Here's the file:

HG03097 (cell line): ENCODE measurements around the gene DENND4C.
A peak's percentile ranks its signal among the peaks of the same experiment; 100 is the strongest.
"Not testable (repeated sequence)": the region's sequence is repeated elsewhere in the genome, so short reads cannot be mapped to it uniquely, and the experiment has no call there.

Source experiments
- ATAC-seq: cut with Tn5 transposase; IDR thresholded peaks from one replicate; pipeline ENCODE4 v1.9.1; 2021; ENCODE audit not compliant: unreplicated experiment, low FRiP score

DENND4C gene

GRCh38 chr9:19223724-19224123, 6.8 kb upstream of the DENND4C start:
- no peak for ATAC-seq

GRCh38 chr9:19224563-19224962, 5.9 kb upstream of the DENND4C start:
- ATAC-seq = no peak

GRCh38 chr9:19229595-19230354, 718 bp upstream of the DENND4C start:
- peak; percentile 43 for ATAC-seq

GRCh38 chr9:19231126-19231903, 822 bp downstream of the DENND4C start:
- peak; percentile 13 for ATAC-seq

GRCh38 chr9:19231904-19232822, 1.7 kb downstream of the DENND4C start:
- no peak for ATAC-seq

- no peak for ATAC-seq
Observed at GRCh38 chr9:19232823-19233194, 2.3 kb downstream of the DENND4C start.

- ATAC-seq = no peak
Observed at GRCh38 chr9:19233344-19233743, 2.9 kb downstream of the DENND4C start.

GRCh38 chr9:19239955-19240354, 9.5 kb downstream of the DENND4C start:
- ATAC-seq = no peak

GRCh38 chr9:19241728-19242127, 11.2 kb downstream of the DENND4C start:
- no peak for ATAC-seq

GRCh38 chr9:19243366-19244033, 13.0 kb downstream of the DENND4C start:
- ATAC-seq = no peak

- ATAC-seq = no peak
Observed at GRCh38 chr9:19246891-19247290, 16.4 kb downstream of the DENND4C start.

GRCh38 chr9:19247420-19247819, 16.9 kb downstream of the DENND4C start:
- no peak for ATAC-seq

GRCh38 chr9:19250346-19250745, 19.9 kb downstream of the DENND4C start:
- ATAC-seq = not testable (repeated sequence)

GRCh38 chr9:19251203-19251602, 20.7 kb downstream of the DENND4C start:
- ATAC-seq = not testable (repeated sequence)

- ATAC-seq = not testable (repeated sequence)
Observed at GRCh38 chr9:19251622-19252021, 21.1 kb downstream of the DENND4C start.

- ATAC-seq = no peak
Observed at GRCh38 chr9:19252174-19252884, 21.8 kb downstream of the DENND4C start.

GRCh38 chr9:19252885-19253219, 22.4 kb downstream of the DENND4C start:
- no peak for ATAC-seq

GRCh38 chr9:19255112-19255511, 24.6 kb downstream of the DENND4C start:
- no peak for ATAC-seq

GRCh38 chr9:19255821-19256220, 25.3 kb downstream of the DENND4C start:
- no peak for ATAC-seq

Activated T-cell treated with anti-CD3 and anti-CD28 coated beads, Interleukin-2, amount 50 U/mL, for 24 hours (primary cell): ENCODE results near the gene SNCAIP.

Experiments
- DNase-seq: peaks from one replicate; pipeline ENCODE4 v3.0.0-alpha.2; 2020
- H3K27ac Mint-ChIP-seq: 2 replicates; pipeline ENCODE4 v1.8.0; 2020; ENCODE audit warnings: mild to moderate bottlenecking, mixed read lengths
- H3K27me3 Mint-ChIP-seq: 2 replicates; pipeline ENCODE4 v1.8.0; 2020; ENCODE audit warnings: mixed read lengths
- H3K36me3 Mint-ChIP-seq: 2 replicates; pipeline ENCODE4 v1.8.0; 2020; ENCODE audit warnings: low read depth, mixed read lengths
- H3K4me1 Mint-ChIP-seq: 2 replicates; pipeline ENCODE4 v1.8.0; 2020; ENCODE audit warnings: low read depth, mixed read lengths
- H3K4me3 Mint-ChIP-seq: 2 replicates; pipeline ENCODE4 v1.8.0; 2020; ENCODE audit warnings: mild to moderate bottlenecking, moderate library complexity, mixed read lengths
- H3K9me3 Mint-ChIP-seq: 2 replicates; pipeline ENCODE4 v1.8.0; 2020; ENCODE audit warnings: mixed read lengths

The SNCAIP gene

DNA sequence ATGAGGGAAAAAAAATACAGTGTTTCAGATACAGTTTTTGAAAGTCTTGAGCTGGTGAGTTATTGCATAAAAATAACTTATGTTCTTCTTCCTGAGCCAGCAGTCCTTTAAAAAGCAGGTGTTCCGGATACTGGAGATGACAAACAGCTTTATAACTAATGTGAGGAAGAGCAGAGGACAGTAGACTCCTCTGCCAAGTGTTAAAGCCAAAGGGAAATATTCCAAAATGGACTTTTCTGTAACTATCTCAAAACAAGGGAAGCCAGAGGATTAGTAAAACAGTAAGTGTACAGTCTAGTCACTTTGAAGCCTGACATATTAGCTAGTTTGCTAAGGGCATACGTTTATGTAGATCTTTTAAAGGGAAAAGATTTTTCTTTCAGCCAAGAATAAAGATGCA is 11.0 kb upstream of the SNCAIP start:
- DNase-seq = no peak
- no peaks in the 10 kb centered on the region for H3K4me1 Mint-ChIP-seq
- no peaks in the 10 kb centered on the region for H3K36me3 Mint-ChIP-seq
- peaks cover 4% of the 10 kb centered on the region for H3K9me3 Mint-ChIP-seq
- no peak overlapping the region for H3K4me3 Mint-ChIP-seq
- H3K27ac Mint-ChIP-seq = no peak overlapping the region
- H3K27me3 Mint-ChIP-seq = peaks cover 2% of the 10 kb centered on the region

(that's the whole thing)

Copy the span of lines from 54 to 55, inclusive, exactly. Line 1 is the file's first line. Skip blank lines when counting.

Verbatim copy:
The SNCAIP gene

DNA sequence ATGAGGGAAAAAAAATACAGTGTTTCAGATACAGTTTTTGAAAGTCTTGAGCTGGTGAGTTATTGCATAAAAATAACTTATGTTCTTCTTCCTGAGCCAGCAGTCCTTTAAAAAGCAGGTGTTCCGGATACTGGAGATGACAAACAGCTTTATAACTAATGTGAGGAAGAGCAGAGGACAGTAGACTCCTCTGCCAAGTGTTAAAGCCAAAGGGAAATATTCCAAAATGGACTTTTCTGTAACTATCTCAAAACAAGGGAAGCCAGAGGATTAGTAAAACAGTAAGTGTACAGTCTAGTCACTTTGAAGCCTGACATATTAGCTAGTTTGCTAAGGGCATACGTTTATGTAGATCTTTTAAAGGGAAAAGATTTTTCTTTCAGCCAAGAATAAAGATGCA is 11.0 kb upstream of the SNCAIP start: